The first step was the driver selection. As the concept of a single wideband source has proven itself in Oslo Studio and Master Oslo, it has been retained in new projects. Most of the commercially available 10-12 cm transducers were tested. Prototype with Kevlar membrane was also made in China. However, after numerous listening sessions the SB Acoustics drivers made in Indonesia were chosen, which is not surprising. Virtually all mass production is currently located in Asia. SB Acoustics drivers though are designed by Danes, they also ensure the proper quality of production. These drivers are superbly made, and their unique feature is the large power handling at small dimensions - the maximum diaphragm throw is 15 mm.

The cabinet design is completely new. It is a solid, anodized aluminum block made of precision milled components. Aluminum is very rigid, but has a small loss. Hence, the internal structure has the appropriate damping without any rigid connections. Housing is the work of people from the aerospace industry.

The currently available line includes speakers in three sizes: Mini, Midi and Maxi. They use the same electronics, housing module and similar drivers. They differ, of course, with processor's software. Each driver is driven by its own 60 watt Class D amplifier. All electronics for Mini and Midi is housed in one cabinet and the other is passive.

The first trial unit for Midi, accompanied by Ancient Audio electronics

The Mini model is designed for being placed on a desk, to work with TV, computer, telephone. The concept is similar to the one of Master Oslo and they use driver with cellulose diaphragm. The Mini can also play in smaller rooms. The Midi was originally designed to work with a 4K large screen TV. They were to be placed horizontally (like a soundbar). Listening sessions have shown, however, that their potential is much greater. The aluminum speakers have a more offensive character, creating a lively sound, attractive for listening from a bit larger distance. The Midi can also work on the desk (the proper software can be chosen with a switch on the back of the cabinet), and their height locates the speakers at the ear level. The Midi's kingdom would be a medium size, typical room of 15-30 m2.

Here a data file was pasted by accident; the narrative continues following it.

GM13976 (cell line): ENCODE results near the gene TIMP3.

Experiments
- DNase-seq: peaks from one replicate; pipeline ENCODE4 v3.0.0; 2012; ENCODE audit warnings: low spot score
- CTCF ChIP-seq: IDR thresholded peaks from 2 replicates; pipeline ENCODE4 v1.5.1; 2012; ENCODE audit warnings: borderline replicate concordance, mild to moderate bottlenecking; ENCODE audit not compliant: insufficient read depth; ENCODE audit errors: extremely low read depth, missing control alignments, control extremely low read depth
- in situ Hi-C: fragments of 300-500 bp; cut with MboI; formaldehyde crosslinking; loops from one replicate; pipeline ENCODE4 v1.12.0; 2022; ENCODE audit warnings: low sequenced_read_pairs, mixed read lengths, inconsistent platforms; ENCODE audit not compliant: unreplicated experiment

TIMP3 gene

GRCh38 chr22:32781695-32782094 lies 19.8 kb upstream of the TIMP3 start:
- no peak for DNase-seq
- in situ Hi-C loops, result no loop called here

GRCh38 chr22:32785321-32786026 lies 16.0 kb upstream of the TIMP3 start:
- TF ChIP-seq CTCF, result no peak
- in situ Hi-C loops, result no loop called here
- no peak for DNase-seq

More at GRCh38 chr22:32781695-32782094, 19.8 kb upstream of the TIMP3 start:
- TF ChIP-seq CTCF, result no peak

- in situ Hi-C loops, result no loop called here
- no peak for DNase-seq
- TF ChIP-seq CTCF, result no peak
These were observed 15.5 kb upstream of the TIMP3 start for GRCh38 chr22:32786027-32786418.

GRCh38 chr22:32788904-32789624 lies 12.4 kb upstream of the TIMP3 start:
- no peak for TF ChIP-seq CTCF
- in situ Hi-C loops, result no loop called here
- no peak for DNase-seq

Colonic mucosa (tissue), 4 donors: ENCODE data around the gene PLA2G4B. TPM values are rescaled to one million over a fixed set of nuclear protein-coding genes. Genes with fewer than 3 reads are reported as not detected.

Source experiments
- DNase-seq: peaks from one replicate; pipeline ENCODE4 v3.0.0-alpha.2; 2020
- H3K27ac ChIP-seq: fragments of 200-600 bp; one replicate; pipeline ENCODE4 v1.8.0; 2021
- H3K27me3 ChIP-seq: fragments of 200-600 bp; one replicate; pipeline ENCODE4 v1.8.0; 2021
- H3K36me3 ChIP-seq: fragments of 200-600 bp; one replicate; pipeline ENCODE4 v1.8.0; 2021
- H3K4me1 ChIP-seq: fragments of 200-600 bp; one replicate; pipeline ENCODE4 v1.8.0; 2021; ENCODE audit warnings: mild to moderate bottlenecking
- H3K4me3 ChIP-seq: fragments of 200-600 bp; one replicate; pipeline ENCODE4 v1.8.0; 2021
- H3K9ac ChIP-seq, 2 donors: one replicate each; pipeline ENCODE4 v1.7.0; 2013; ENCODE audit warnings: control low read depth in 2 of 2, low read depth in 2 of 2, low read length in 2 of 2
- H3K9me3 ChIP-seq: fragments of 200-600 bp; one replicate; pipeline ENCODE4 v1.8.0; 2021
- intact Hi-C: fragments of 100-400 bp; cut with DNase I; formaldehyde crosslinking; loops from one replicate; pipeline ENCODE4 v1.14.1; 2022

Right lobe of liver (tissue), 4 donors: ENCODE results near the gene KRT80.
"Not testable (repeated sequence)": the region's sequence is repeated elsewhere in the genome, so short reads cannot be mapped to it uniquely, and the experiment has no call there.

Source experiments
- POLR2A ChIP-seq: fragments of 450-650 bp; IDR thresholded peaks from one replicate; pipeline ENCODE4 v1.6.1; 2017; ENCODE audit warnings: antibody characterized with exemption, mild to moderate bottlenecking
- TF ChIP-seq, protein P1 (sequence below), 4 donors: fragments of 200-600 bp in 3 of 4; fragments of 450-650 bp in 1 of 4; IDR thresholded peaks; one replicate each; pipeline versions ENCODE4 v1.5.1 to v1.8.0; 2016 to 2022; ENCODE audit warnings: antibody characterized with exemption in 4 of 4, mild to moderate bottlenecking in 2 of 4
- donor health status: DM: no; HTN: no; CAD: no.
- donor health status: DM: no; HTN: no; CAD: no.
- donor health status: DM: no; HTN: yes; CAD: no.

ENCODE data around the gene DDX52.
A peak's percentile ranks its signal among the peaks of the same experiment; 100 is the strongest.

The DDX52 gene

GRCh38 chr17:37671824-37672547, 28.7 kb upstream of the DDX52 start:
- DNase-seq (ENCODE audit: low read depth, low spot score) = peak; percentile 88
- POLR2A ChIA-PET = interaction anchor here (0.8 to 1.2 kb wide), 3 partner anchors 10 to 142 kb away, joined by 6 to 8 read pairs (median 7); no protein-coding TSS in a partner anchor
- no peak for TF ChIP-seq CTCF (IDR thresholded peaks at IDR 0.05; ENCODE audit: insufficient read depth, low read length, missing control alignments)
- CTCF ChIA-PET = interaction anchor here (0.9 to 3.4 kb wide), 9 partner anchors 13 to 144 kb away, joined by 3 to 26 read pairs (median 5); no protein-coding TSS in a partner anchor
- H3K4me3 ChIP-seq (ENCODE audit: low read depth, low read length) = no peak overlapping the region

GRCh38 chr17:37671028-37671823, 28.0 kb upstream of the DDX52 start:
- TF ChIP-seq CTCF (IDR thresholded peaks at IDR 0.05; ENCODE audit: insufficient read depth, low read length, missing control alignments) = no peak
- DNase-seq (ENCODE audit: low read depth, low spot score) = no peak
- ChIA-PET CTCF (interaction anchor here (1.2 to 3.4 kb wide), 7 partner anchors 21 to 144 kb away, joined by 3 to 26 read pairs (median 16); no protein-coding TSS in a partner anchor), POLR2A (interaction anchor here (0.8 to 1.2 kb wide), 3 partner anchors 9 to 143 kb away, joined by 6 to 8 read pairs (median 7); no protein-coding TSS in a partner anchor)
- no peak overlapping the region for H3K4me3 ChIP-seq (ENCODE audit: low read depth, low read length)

The Maxi, the biggest model in the family, might at first seem as a duplicated Midi. But this is already another. higher class. The Maxi is a floor-standing speaker delivering much larger sound on a better organized soundstage. There are amplifiers in both speakers, delivering a total power of 240 W. They work under identical conditions (same speaker cables in both columns) in the left and right channels. The right Maxi speaker contains the preamplifier, converters and speaker processor for both channels. The processor-corrected signal is sent to the left column in symmetrical form, with the amplifier's on commend added.